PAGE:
When it comes to hopes for the new year, there’s a problem with New Year’s resolutions that maybe hasn’t come up in conversation before. Here’s a fun look at why I think resolutions set us up for failure, and three ways to improve the odds of actually achieving what we set out to do.
Resolution – Schmezaloution
New Year’s resolutions just don’t sit right for me. First of all, who says “resolution” any more? To me it’s a word that has lost its punch.
Instead, it brings to mind a committee somewhere in a smoky room passing pointless motions. I can almost hear the gentrified assembly clearing their collective throats, “… Aaahhhem, therefore, we resolve that July 15th be recognized as National Ice Cream Day” (actually a thing). Then, it’s off to the pub for a round of self-congratulation.
Or the word is found in company with other words like perspicacity, punctilious, and temerity – it just sounds forced. One might also find it in bad action-romance from the pulp fiction factory, “With steely resolve, Fabio hoisted the swooning Adrianne on his broad, muscular shoulders.” None of it is real.
Resolution may be about decision-making, but it can be other things, too. It might be the number of pixels on my TV screen. Higher resolution is said to be better, but if I apply that criteria to my own aspirations, I’m sure to lose focus. More than just a few is too many.
The verb resolve actually descends from the Middle English resolven – to dissolve, and from the Latin resolvere – to untie. So now we have to wonder: are we taking a word for undoing, and applying it to stuff we hope to get done? Not the hereditary roots we want if the aim is to take firm action.
To muddle things farther, resolve can also mean to bring an end to something, as in “Heated discussions did not resolve the matter to anyone’s satisfaction.” Not the best term if we hope to embark on a new course of action.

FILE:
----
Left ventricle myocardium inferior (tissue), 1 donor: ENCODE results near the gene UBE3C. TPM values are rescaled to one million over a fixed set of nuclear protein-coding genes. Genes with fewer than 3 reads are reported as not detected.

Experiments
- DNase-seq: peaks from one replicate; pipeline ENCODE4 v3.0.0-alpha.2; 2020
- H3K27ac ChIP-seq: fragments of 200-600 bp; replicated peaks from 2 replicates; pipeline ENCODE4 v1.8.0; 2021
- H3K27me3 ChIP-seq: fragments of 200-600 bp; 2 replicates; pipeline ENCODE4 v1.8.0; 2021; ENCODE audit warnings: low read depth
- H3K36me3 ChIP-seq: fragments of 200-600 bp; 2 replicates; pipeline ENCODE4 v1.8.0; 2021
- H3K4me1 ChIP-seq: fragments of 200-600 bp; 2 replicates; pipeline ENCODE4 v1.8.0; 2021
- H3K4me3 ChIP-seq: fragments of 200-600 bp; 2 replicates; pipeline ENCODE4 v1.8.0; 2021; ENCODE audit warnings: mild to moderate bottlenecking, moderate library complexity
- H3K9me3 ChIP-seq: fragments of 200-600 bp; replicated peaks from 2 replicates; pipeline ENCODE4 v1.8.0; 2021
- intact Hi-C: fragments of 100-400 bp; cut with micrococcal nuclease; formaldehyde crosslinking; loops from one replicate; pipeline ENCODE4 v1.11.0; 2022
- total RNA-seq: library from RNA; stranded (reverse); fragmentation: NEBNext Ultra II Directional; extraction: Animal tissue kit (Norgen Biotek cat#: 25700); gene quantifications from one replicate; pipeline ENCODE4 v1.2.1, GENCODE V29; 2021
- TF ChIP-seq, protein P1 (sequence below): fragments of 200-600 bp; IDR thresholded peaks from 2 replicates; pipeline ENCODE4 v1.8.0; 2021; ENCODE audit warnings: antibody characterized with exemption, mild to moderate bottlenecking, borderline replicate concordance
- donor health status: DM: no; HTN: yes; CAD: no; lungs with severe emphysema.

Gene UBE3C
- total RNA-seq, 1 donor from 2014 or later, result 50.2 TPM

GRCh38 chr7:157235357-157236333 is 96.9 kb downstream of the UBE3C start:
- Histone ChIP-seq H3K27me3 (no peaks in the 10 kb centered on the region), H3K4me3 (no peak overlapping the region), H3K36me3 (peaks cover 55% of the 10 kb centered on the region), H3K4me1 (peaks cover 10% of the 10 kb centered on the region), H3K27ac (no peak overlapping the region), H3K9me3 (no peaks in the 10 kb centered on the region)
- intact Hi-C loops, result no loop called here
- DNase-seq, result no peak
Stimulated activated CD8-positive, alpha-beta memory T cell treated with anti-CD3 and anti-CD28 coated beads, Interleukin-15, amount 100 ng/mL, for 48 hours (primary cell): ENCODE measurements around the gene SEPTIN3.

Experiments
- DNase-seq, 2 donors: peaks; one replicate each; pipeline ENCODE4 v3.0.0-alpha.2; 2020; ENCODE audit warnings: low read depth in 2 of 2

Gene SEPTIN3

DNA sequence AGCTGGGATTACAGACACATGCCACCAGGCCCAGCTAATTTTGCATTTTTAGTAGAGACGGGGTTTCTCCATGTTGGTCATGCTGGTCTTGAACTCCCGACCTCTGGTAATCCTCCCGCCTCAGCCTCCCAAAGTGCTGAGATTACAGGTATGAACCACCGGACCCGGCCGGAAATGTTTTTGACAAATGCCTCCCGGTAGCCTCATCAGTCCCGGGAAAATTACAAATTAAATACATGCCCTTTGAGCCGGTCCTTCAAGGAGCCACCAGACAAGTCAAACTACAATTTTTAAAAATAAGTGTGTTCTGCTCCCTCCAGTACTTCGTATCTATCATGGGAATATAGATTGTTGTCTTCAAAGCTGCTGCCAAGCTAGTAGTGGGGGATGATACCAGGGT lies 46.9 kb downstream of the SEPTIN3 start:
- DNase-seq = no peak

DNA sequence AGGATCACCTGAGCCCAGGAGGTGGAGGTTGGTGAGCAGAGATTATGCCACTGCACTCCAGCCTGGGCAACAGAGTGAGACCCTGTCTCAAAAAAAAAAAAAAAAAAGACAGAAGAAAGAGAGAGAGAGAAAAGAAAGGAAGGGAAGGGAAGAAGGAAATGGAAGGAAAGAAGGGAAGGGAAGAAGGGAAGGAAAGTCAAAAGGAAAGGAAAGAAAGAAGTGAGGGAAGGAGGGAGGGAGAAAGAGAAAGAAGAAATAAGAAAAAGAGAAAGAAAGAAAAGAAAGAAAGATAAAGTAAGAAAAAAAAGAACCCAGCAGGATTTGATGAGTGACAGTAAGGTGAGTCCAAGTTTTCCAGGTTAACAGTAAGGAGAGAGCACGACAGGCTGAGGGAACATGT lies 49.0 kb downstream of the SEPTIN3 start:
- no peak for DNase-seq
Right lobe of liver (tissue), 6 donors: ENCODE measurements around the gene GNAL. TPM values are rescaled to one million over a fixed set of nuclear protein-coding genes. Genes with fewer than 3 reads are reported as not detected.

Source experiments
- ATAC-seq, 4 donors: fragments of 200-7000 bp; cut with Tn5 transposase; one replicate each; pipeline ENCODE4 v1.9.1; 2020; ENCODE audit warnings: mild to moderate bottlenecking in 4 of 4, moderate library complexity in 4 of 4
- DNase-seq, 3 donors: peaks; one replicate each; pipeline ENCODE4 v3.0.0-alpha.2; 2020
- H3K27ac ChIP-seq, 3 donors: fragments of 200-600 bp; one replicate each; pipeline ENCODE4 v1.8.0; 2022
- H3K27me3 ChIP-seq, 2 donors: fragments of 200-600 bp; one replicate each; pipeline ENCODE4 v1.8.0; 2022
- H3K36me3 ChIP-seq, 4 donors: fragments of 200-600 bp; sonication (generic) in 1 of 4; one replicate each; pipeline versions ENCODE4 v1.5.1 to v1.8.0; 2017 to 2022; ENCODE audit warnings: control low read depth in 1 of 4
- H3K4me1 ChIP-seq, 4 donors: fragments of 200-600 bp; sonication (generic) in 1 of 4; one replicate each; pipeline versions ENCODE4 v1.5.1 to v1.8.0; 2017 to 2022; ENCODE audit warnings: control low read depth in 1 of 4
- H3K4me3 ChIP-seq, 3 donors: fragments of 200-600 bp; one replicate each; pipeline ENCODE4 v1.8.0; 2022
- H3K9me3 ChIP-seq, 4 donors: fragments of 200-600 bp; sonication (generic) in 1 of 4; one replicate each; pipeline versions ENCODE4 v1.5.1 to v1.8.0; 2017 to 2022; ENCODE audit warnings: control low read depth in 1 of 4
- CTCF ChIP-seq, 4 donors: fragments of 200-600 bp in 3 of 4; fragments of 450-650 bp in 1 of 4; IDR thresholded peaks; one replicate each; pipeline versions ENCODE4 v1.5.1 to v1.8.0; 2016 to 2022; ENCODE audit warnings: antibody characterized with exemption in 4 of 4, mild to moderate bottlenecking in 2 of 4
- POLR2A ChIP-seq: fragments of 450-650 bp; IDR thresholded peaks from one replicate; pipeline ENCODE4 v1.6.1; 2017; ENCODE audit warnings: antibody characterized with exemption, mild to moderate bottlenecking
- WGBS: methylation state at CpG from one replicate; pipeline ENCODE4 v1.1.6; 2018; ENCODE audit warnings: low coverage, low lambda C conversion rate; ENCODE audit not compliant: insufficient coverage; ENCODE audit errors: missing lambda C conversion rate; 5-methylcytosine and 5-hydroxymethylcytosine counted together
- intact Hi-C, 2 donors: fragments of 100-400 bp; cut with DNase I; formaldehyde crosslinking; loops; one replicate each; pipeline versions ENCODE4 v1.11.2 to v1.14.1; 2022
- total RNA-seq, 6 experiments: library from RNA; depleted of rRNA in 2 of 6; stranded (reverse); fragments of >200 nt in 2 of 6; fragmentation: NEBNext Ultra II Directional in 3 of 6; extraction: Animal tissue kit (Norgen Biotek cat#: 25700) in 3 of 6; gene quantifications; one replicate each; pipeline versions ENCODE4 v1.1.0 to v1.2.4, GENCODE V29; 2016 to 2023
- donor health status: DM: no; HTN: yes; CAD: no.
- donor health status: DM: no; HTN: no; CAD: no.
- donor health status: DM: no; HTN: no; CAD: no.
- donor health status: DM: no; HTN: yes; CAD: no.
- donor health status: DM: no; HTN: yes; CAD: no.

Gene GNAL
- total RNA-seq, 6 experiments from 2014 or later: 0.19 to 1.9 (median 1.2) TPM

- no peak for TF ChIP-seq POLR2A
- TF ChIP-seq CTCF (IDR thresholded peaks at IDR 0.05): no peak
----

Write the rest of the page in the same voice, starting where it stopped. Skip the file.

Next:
The waters are muddied, but it gets worse.
Sunken Ships and Hopes Run Aground
In other uses, the word resolution seems only to deliver the opposite of any qualities people hoped it might impart. In the days of sailing ships, the British Royal Navy had several different vessels christened HMS Resolution.
Of the first eight, seven suffered the following fates, in order: grounded, foundered (to fill with water and sink), run ashore, wrecked, run aground, broken up, missing and presumed to be foundered.
The one that sailed with Captain Cook on his second and third voyages appears to be the exception, but even she seems to have ended her days either as a Portuguese coal hulk, or maybe a rotting whaler at the bottom of Newport Harbor. Nobody is really sure.
And now, with its already sketchy genetics, we find the word resolution irrevocably tied to the idea of hoped-for accomplishments in the new year.
But we all know what happens to those: mostly nothing. According to some sources, 80% of us will have given up on those resolutions before the end of February.
Calling something a resolution is tantamount to launching our ship of hopes from the pier and driving it directly into a mud bank.
That doesn’t mean we shouldn’t set out to become better versions of ourselves in the New Year. But maybe we should go about it a little differently.